February 22, 2019 • Life for Leaders
Give thanks to the LORD, for he is good.
His love endures forever.
My grandmother had a collection of sayings that she repeated again and again and again. For example, I heard her say, “Make somebody happy and you’ll be happy too” hundreds of times. Or, when I became old enough to drive, I’d stop by her house to stock up on cookies. Every time I left, she’d call out, “Drive safely!” We made more than a thousand visits to my grandparents’ house—they lived right down the street from where I grew up—and every time my grandmother would say to me: “We love you!” I knew it already, without a doubt. But it felt good to hear it again, anyway.
Some things deserve to be repeated: important things, wise things, things that shape our minds, hearts, and actions. Psalm 136 exemplifies worthwhile repetition. Verses 1, 2, 3, and 26 begin with the imperative, “Give thanks.” Now that’s something we need to hear more than once.
But, more strikingly, all 26 verses of Psalm 136 end with the proclamation, “His love endures forever.” I’d suggest that we need to hear this again and again. I know I do. I expect you do too.
The word translated here as “love” is chesed in Hebrew. This word, one of the most important in the Scriptures, is translated in a variety of ways in English versions of the Bible. The KJV uses “mercy.” The ESV prefers “steadfast love.” The NIV employs “love.” God’s chesed is his faithful goodness to us, his love that never quits, his mercy when we are desperate. Many biblical scholars associate God’s chesed with his covenant relationship with Israel. His love is faithful in that the Lord honors his covenant promises.
Through constant repetition of “His love endures forever,” Psalm 136 takes this truth and works it into our hearts. When life is hard and we’re not sure God is there for us, we hear echoes of Psalm 136: “His love endures forever.” When we take on new challenges that stretch us, we are strengthened by the refrain of this psalm: “His love endures forever.” When we delight in the good gifts of life, we realize that they are just that—gifts from our faithful, loving God. Thus our hearts resonate with the words of Psalm 136 that bear repeating: “His love endures forever. His love endures forever.”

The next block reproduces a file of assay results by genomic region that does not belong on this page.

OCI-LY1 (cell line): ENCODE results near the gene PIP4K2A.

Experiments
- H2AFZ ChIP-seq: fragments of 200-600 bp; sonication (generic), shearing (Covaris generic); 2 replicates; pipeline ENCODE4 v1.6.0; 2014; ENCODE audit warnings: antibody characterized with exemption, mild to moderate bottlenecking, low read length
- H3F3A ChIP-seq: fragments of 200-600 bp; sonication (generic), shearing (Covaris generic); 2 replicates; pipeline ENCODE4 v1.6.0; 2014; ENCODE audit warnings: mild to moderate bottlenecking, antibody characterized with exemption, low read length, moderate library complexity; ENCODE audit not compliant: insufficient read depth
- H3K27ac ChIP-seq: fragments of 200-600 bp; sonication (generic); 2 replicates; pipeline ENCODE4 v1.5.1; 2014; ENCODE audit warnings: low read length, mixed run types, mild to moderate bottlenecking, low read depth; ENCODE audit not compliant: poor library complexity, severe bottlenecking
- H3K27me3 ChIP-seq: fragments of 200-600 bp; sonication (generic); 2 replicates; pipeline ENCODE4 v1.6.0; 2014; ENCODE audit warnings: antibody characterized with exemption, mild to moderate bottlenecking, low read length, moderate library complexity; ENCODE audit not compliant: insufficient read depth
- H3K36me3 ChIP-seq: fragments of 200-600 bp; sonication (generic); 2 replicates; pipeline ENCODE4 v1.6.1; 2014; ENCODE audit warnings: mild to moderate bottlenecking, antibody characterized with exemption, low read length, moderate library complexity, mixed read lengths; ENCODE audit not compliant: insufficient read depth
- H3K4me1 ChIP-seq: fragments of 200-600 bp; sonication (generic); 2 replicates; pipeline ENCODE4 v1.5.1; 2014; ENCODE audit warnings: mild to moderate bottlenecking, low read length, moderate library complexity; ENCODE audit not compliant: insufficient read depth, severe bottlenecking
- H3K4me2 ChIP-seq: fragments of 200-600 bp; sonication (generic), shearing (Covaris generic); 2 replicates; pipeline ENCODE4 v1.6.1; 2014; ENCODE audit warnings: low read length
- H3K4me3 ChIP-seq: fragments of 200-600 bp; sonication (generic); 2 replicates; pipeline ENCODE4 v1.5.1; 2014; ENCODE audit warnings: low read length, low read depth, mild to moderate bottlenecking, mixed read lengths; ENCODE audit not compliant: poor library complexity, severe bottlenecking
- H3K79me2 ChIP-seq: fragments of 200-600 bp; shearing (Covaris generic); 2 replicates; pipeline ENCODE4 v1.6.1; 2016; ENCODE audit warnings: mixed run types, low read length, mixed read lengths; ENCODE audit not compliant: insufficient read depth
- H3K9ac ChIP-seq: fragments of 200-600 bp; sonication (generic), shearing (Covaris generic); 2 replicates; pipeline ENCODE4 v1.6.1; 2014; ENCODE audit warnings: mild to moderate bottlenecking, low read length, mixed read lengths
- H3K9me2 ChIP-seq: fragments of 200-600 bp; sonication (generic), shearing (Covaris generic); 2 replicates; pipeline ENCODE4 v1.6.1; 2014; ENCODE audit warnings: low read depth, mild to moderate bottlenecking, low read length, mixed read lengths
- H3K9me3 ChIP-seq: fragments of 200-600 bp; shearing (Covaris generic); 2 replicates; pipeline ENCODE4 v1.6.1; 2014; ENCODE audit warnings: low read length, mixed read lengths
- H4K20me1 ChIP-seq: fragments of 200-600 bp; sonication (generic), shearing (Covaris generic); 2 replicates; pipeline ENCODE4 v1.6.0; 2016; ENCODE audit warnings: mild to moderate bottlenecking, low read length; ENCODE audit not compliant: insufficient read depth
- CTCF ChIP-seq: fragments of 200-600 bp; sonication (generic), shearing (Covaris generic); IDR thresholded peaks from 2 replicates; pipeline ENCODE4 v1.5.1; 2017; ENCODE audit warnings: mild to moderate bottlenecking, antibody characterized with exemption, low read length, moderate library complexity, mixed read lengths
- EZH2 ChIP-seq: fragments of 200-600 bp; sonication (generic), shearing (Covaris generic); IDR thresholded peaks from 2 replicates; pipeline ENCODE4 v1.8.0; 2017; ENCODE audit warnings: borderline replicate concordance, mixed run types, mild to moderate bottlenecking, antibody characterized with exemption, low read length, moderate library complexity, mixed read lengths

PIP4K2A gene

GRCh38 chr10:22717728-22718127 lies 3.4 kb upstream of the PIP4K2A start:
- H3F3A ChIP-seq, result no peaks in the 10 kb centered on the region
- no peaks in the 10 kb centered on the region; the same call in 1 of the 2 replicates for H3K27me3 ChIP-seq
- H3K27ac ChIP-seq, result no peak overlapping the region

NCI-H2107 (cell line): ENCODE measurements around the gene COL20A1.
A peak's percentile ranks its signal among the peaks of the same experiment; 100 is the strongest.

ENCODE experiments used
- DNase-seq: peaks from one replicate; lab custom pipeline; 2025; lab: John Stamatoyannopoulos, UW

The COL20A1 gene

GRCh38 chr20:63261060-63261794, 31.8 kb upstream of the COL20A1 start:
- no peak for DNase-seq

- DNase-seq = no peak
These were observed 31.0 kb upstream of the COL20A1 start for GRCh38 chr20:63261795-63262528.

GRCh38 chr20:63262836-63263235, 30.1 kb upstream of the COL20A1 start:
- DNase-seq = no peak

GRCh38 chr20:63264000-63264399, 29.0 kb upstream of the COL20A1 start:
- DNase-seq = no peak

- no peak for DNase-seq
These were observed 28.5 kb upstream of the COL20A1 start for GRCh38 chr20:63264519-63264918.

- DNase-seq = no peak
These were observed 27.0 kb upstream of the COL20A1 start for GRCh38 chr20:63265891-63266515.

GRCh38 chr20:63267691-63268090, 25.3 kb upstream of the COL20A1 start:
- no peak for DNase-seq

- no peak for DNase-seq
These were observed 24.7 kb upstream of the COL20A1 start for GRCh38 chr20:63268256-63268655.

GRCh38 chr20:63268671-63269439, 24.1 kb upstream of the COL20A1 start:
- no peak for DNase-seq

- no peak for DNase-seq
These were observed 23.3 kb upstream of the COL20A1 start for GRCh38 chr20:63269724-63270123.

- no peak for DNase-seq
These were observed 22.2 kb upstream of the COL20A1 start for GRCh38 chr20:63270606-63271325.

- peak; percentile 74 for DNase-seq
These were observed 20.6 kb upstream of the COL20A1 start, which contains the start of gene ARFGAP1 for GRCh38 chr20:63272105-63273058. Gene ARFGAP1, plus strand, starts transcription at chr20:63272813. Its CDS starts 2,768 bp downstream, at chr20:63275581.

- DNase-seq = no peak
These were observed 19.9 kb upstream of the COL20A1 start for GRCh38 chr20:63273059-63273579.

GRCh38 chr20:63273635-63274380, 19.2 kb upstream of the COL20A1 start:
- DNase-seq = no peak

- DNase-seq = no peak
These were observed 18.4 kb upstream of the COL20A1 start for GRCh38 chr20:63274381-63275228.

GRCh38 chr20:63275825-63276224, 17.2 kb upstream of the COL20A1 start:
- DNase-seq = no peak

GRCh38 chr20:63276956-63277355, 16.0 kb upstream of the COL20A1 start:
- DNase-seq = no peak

Something to Think About:
Can you remember sentences that were repeated in your family of origin by your parents or grandparents? What impact have these sentences had upon you?
How might you live differently today if you truly believed that you were fully and forever loved by God, and that his love for you endures forever?
Something to Do:
Read Psalm 136 out loud, letting the repetition of “His love endures forever” sink into your heart. If you’re in a small group, consider reading this psalm aloud together. Reflect on how the repetition of “His love endures forever” makes a difference for you.
Love divine, all loves excelling,
Joy of heaven to earth come down;
Fix in us thy humble dwelling;
All thy faithful mercies crown!
Jesus, Thou art all compassion,
Pure unbounded love Thou art;
Visit us with Thy salvation;
Enter every trembling heart.
Breathe, O breathe Thy loving Spirit,
Into every troubled breast!
Let us all in Thee inherit;
Let us find that second rest.
Take away our bent to sinning;
Alpha and Omega be;
End of faith, as its Beginning,
Set our hearts at liberty.
Come, Almighty to deliver,
Let us all Thy life receive;
Suddenly return and never,
Never more Thy temples leave.
Thee we would be always blessing,
Serve Thee as Thy hosts above,
Pray and praise Thee without ceasing,
Glory in Thy perfect love.
Finish, then, Thy new creation;
Pure and spotless let us be.
Let us see Thy great salvation
Perfectly restored in Thee;
Changed from glory into glory,
Till in heaven we take our place,
Till we cast our crowns before Thee,
Lost in wonder, love, and praise. Amen.
“Love Divine, All Loves Excelling,” by Charles Wesley, 1747. Public domain.
Explore more at the Theology of Work Project online commentary:
The Right Use of Power (Psalm 136)
Dr. Mark D. Roberts is a Senior Strategist for Fuller’s Max De Pree Center for Leadership, where he focuses on the spiritual development and thriving of leaders. He is the principal writer of the daily devotional, Life for Leaders, and the founder of the De Pree Center’s Flourishing in the Third Third of Life Initiative. Previously, Mark was the Executive Director of the De Pree Center, the lead pastor of a church in Southern California, and the Senior Director of Laity Lodge in Texas. He has written eight books, dozens of articles, and over 2,500 devotions that help people discover the difference God makes in their daily life and leadership. With a Ph.D. in New Testament from Harvard, Mark teaches at Fuller Seminary, most recently in his D.Min. cohort on “Faith, Work, Economics, and Vocation.” Mark is married to Linda, a marriage and family counselor, spiritual director, and executive coach. Their two grown children are educators on the high school and college level.